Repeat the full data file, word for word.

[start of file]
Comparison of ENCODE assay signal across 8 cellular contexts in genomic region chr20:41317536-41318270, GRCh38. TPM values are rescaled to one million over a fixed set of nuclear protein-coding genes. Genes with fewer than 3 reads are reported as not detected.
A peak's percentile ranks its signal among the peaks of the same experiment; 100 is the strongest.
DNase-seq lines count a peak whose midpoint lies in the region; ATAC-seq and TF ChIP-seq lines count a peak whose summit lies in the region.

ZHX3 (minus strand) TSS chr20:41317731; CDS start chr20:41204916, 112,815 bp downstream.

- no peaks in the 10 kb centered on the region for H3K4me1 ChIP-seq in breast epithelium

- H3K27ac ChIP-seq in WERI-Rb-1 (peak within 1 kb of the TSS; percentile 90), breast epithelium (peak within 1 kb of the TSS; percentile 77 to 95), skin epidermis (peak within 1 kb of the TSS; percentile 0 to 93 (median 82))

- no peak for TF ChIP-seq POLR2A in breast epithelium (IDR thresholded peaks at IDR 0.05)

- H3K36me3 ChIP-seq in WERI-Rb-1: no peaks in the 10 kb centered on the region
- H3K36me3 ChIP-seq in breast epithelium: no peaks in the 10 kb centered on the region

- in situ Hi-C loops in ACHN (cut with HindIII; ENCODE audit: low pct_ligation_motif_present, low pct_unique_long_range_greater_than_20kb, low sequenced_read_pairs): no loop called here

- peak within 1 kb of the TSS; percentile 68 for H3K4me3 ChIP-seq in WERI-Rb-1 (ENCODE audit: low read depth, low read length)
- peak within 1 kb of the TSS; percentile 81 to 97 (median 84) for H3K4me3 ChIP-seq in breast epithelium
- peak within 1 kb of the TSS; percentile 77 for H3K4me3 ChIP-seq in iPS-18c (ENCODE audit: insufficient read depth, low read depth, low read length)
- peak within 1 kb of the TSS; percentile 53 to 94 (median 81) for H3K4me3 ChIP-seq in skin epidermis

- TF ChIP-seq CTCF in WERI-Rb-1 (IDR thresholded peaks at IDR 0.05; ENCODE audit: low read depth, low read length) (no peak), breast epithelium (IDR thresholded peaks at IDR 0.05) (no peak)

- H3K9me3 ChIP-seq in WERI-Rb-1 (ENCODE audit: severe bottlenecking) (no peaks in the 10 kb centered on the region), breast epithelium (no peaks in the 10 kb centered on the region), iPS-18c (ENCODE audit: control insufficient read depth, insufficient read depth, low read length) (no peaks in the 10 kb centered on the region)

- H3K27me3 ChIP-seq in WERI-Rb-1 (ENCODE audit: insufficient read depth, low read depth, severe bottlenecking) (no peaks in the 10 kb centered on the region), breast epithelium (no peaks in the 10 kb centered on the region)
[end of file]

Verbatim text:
Comparison of ENCODE assay signal across 8 cellular contexts in genomic region chr20:41317536-41318270, GRCh38. TPM values are rescaled to one million over a fixed set of nuclear protein-coding genes. Genes with fewer than 3 reads are reported as not detected.
A peak's percentile ranks its signal among the peaks of the same experiment; 100 is the strongest.
DNase-seq lines count a peak whose midpoint lies in the region; ATAC-seq and TF ChIP-seq lines count a peak whose summit lies in the region.

ZHX3 (minus strand) TSS chr20:41317731; CDS start chr20:41204916, 112,815 bp downstream.

- no peaks in the 10 kb centered on the region for H3K4me1 ChIP-seq in breast epithelium

- H3K27ac ChIP-seq in WERI-Rb-1 (peak within 1 kb of the TSS; percentile 90), breast epithelium (peak within 1 kb of the TSS; percentile 77 to 95), skin epidermis (peak within 1 kb of the TSS; percentile 0 to 93 (median 82))

- no peak for TF ChIP-seq POLR2A in breast epithelium (IDR thresholded peaks at IDR 0.05)

- H3K36me3 ChIP-seq in WERI-Rb-1: no peaks in the 10 kb centered on the region
- H3K36me3 ChIP-seq in breast epithelium: no peaks in the 10 kb centered on the region

- in situ Hi-C loops in ACHN (cut with HindIII; ENCODE audit: low pct_ligation_motif_present, low pct_unique_long_range_greater_than_20kb, low sequenced_read_pairs): no loop called here

- peak within 1 kb of the TSS; percentile 68 for H3K4me3 ChIP-seq in WERI-Rb-1 (ENCODE audit: low read depth, low read length)
- peak within 1 kb of the TSS; percentile 81 to 97 (median 84) for H3K4me3 ChIP-seq in breast epithelium
- peak within 1 kb of the TSS; percentile 77 for H3K4me3 ChIP-seq in iPS-18c (ENCODE audit: insufficient read depth, low read depth, low read length)
- peak within 1 kb of the TSS; percentile 53 to 94 (median 81) for H3K4me3 ChIP-seq in skin epidermis

- TF ChIP-seq CTCF in WERI-Rb-1 (IDR thresholded peaks at IDR 0.05; ENCODE audit: low read depth, low read length) (no peak), breast epithelium (IDR thresholded peaks at IDR 0.05) (no peak)

- H3K9me3 ChIP-seq in WERI-Rb-1 (ENCODE audit: severe bottlenecking) (no peaks in the 10 kb centered on the region), breast epithelium (no peaks in the 10 kb centered on the region), iPS-18c (ENCODE audit: control insufficient read depth, insufficient read depth, low read length) (no peaks in the 10 kb centered on the region)

- H3K27me3 ChIP-seq in WERI-Rb-1 (ENCODE audit: insufficient read depth, low read depth, severe bottlenecking) (no peaks in the 10 kb centered on the region), breast epithelium (no peaks in the 10 kb centered on the region)